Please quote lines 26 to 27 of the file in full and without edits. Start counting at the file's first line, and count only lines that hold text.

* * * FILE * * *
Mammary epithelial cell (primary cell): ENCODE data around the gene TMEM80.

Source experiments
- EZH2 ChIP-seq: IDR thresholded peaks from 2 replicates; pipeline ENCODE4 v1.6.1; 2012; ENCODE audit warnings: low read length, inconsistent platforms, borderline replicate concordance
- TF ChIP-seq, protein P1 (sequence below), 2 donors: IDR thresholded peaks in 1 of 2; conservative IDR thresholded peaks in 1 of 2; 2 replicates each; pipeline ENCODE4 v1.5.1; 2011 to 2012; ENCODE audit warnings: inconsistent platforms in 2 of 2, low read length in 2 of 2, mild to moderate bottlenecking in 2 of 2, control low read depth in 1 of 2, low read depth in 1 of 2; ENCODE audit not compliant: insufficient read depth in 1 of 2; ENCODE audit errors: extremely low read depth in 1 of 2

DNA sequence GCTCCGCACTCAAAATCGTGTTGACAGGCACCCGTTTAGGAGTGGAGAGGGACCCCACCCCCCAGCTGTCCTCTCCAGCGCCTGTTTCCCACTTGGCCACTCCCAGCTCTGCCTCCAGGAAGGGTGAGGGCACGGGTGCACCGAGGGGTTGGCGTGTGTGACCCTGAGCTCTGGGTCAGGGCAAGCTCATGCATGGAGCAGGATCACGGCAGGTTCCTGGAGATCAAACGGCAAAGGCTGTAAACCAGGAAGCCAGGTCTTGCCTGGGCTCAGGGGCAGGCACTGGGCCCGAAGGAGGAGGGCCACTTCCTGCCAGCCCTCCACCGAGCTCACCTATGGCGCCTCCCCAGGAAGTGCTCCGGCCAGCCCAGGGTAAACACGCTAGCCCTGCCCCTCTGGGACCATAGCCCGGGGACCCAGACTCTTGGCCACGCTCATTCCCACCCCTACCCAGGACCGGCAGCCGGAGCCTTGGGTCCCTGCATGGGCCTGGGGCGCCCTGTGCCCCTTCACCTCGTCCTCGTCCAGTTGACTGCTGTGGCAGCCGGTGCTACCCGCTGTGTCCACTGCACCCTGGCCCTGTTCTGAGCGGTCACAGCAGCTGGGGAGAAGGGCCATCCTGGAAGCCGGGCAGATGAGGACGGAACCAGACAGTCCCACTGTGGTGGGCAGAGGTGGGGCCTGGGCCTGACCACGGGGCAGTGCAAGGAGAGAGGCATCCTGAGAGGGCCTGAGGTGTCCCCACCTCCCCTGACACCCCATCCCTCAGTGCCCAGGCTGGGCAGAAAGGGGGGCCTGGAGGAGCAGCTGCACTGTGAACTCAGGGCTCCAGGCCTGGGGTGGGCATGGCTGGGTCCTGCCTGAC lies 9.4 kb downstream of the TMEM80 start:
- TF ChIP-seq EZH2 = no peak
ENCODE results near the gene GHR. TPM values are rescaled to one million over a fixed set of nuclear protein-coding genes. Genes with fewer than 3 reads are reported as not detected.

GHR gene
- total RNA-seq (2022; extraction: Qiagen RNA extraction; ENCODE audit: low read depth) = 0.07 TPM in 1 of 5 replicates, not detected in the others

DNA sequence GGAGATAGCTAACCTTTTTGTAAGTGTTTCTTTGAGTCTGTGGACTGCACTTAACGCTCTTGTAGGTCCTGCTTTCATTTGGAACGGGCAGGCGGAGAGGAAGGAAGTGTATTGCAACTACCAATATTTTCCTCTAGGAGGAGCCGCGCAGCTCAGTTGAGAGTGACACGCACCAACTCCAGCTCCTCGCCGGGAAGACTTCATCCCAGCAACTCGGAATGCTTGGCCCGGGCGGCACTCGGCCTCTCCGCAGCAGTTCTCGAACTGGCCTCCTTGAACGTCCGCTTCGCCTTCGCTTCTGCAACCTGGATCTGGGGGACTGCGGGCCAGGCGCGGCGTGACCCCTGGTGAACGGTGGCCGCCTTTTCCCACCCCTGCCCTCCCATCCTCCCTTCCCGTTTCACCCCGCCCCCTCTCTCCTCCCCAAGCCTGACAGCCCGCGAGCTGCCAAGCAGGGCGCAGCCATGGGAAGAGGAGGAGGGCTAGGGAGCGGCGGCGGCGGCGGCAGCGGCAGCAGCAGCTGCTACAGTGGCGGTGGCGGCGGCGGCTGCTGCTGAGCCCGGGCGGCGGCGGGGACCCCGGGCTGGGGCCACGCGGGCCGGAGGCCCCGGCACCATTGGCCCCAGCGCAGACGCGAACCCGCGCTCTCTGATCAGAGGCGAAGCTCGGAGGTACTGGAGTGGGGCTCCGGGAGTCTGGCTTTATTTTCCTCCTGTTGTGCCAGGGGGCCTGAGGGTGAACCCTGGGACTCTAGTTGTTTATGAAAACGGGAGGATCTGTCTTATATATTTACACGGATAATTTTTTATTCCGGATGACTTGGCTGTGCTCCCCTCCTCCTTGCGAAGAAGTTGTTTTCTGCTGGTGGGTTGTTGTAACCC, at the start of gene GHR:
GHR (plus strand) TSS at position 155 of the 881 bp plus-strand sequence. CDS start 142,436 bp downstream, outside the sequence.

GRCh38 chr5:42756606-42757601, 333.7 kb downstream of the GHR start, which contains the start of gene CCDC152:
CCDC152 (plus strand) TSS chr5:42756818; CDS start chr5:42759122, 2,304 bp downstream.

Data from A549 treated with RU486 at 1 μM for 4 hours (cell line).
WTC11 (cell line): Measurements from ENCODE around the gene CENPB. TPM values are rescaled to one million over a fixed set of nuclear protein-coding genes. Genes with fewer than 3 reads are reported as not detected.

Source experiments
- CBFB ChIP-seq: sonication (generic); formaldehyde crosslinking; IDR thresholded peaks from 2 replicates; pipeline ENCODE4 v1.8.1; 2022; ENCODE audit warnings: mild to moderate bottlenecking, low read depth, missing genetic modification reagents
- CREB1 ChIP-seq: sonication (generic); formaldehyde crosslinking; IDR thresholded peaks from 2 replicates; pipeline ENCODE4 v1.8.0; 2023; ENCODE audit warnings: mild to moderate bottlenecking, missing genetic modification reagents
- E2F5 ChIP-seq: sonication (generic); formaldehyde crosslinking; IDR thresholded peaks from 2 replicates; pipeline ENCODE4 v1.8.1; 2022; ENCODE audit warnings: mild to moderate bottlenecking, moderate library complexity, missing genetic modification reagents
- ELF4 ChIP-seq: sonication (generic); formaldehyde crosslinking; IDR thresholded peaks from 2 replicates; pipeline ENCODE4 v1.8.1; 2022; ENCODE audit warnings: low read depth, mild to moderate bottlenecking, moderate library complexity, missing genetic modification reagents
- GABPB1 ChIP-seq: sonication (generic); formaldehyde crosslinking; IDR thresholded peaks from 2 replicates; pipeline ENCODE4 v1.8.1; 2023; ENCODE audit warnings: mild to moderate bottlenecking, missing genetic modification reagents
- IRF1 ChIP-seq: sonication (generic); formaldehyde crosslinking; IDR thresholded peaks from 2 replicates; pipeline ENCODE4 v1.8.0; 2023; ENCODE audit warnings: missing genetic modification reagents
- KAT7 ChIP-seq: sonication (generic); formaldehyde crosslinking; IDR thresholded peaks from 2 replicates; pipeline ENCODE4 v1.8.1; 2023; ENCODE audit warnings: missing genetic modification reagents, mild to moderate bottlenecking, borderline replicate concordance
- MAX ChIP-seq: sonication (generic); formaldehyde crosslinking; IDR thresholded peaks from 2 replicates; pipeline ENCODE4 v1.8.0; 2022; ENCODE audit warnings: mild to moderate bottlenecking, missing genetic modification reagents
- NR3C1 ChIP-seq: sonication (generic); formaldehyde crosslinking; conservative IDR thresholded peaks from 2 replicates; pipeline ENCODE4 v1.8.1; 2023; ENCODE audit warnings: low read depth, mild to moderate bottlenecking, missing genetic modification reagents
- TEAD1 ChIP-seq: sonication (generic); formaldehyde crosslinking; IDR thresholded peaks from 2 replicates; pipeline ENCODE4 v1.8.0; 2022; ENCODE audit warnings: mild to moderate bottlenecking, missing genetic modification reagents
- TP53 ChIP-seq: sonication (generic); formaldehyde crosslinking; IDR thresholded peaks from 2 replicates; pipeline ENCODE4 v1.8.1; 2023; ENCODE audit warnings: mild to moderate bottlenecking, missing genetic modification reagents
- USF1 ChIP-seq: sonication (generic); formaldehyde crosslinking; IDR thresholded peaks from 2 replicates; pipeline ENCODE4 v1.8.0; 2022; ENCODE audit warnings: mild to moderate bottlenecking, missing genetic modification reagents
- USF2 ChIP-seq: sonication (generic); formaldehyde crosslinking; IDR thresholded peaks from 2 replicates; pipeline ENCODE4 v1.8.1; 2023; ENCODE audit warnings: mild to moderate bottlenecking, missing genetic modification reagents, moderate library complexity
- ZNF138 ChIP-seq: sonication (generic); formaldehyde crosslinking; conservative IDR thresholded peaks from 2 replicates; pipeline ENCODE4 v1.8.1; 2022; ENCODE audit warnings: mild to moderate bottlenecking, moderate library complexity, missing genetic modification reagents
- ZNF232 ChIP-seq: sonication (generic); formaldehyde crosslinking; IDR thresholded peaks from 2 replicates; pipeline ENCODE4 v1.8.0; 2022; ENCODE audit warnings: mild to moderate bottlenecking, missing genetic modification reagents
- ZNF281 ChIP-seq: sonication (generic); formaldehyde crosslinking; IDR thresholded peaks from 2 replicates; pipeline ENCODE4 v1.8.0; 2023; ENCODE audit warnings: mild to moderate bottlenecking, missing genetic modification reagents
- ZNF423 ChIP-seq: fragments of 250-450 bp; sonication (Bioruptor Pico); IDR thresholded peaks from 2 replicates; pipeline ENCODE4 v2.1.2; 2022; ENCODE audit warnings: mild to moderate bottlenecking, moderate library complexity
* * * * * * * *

- TEAD1 ChIP-seq: sonication (generic); formaldehyde crosslinking; IDR thresholded peaks from 2 replicates; pipeline ENCODE4 v1.8.0; 2022; ENCODE audit warnings: mild to moderate bottlenecking, missing genetic modification reagents
- TP53 ChIP-seq: sonication (generic); formaldehyde crosslinking; IDR thresholded peaks from 2 replicates; pipeline ENCODE4 v1.8.1; 2023; ENCODE audit warnings: mild to moderate bottlenecking, missing genetic modification reagents